Just one more round. It’s a common refrain among players fighting for supremacy in video games, but I’ve never found the compulsion to be more difficult to shake than with the recently released battle royale game Tetris 99. Sure, I’ve lost sleep to plenty of other games in the past, but something is different with this one.
In the midst of my Fortnite fixation last year I routinely caught myself saying “just one more round” until about midnight or so. Fortunately for my work-life productivity, I knew committing to another go was likely to take anywhere from 15-25 minutes of my time, so it was easy to quit chasing the dragon until tomorrow. Tetris 99, however, is an entirely different beast. Within 30 seconds of your previous failure to best the 98 other tetrimino-obsessed strangers, you can already be competing for an elusive victory against an entirely new set of geometry-thirsty combatants. Even if you make it to the final 10, that’s only about a 5-7 minute commitment, so why not just try one more. I mean, you thought you really had it that time if not for that accidental drop that derailed things. Plus, your Switch is right on your nightstand anyway.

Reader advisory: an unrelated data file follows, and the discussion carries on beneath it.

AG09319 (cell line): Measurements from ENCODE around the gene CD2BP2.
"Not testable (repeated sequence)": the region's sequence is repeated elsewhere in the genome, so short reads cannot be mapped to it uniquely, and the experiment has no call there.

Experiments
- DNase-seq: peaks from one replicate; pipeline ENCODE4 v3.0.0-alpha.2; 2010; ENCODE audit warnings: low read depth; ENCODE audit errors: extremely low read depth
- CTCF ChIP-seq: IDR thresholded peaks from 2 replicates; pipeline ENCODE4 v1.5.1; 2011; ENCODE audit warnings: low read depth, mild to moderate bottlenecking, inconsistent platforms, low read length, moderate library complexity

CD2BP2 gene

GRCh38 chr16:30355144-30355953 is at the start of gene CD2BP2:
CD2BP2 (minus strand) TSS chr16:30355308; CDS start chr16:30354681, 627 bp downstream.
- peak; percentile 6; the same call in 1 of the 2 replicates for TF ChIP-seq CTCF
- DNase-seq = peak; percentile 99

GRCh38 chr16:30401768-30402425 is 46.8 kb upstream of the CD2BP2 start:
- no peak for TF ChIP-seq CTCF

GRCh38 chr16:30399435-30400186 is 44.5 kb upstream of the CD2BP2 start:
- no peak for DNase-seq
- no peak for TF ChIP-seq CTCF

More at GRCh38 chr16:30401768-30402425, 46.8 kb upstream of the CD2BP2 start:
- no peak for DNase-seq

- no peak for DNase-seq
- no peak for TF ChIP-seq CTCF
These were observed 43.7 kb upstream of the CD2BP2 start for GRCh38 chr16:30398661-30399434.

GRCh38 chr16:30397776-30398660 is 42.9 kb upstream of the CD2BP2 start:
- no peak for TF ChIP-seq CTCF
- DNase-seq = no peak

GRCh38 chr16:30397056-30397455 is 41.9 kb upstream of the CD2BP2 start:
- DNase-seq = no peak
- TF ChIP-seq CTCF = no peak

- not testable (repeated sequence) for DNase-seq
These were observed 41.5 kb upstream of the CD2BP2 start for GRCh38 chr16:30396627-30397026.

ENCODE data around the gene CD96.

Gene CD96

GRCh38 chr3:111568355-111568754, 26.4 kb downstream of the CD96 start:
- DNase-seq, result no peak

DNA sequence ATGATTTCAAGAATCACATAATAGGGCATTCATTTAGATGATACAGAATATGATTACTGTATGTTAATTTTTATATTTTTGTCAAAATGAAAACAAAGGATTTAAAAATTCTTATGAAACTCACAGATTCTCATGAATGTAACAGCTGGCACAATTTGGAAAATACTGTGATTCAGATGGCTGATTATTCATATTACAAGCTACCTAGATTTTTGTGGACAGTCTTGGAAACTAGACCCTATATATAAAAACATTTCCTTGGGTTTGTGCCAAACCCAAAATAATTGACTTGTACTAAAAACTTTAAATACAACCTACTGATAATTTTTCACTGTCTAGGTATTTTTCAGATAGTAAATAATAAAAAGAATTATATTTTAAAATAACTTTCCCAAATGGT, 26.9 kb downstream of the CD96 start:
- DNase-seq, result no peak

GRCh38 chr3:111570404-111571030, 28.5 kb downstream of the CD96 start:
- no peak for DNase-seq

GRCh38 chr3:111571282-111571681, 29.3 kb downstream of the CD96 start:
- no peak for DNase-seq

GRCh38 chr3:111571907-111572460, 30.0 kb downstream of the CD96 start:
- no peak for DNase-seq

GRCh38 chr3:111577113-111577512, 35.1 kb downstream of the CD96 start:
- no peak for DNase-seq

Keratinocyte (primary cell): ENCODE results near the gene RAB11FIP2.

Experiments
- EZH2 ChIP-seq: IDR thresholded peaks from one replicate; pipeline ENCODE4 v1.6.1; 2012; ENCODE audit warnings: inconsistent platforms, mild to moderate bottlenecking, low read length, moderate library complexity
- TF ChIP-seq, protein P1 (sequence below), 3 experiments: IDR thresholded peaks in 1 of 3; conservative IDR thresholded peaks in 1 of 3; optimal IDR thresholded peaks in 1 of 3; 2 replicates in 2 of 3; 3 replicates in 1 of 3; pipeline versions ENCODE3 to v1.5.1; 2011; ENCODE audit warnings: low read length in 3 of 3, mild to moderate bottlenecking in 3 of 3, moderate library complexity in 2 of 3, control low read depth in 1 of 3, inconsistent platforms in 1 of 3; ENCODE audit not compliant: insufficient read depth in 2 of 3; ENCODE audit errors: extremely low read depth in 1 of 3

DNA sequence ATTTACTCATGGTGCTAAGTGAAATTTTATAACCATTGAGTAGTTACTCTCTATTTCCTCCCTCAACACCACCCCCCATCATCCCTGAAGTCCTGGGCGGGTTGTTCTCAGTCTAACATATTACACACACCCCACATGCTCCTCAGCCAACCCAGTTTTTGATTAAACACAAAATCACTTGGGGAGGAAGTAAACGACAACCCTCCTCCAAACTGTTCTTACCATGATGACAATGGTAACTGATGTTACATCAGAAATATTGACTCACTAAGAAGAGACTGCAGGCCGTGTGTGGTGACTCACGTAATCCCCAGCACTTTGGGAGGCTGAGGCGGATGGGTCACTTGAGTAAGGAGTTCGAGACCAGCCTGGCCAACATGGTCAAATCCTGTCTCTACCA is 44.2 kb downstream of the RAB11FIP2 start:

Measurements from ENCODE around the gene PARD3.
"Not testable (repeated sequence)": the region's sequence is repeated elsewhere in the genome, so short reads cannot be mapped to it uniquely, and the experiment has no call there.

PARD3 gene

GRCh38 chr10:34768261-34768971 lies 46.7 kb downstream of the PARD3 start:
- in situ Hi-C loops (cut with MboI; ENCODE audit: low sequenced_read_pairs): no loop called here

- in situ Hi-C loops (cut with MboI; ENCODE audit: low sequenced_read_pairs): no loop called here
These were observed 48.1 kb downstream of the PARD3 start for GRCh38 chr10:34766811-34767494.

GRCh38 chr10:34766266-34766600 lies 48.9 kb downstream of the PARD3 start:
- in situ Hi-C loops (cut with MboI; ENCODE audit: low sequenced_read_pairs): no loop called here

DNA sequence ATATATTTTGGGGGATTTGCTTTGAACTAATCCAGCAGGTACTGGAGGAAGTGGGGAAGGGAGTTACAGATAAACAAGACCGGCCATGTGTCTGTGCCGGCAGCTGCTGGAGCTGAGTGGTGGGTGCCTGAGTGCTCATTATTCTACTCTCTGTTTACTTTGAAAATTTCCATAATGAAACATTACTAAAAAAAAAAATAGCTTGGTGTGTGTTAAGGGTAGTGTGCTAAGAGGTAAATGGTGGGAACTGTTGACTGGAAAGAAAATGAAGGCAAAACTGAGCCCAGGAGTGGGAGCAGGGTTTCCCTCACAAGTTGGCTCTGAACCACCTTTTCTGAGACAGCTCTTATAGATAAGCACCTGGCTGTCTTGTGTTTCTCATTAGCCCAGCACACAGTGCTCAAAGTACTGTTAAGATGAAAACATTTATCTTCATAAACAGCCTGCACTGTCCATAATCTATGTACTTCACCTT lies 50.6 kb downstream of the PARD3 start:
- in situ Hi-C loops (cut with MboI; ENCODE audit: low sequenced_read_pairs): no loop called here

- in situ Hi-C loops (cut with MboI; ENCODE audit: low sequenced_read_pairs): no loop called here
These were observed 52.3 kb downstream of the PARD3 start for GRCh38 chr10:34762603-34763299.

Perhaps more importantly than that, though, is the surprising rush of Tetris 99. This isn’t your standard bliss-inducing Tetris where you’re clearing lines therapeutically. No, this is some serious tachycardia-level shit here. The second that familiar music starts to speed up, your heart can’t help but follow suit. Suddenly, you’re not just laying down blocks, but you’re trying to plan two pieces ahead of time while fending off multiple attackers and attempting to knock-out opponents of your own to power up your clears. It’s chaos, but it’s beautiful. To paraphrase the immortal Dominic Toretto, I live my life a quarter turn at a time. Nothing else matters. For those 10 minutes or less, I’m free.
As of this writing, through nearly 11 hours of gameplay I’ve competed in 133 matches, knocked out 427 foes, been targeted by as many as 9 people at once, cleared 9578 lines, completed 753 tetrises, made 30,321 rotations, and stood victorious a mere two times. In this same timeframe, I’ve also played about 6 hours of the other big shiny new battle royale, Apex Legends. Despite having a great time with the Legends, I can’t tell you a single stat of mine, nor do I really care about my achievements in it. It’s a fun diversion that I likely will never win a match in, but Tetris 99 is something that I genuinely want to be good at. The thrill of my first victory is perhaps unparalleled by any other multi-player gaming achievement I’ve experienced including any of my 50 or so Victory Royales in Fortnite. For 30 brief seconds, my brain felt like I was in the Matrix. I somehow came back from being 2 lines away from elimination to destroying an opponent who had only 2 lines on his board at the time.
I mean, how can you possibly expect me to sleep after that?